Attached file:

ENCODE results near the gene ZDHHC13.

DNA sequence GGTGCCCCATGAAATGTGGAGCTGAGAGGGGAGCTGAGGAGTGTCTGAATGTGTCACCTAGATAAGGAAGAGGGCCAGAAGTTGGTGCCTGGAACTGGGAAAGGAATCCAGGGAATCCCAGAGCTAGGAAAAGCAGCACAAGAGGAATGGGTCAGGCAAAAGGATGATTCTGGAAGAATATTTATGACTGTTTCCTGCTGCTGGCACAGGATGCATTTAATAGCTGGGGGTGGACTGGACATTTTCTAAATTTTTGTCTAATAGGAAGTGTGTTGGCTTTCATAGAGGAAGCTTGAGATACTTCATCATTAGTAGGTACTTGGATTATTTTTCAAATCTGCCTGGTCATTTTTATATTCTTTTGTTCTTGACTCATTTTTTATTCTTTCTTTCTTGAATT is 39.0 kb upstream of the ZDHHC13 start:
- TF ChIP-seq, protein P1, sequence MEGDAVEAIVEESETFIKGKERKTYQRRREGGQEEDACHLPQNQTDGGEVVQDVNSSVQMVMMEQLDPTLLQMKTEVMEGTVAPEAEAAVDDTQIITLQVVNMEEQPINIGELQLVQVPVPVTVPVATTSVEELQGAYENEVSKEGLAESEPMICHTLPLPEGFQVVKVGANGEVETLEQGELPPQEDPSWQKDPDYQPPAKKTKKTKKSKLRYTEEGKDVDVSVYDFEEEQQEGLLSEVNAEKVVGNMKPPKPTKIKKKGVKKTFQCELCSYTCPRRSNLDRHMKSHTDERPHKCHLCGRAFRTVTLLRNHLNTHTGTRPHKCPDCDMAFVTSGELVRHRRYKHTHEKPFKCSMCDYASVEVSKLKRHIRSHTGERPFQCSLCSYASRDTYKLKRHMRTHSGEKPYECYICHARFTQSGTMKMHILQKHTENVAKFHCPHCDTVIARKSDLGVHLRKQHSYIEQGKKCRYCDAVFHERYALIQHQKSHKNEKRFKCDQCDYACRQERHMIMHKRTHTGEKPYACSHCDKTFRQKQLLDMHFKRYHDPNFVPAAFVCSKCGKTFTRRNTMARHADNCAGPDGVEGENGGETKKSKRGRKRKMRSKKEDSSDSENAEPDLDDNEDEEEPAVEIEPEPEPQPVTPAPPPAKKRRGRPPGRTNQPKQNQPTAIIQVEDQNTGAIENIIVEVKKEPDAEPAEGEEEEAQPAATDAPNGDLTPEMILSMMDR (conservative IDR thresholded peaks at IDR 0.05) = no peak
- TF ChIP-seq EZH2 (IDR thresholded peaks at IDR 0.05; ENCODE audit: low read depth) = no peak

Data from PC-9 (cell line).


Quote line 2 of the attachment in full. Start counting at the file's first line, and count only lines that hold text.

DNA sequence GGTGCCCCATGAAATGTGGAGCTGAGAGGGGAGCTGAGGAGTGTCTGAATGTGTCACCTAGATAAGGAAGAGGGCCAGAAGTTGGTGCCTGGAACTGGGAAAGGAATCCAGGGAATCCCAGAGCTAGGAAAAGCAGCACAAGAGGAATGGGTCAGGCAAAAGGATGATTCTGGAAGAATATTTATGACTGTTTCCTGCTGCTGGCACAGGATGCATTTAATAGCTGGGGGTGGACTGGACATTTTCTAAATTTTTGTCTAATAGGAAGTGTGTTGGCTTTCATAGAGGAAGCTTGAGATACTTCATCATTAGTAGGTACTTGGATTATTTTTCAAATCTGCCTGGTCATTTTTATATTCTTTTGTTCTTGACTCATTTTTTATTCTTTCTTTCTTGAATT is 39.0 kb upstream of the ZDHHC13 start: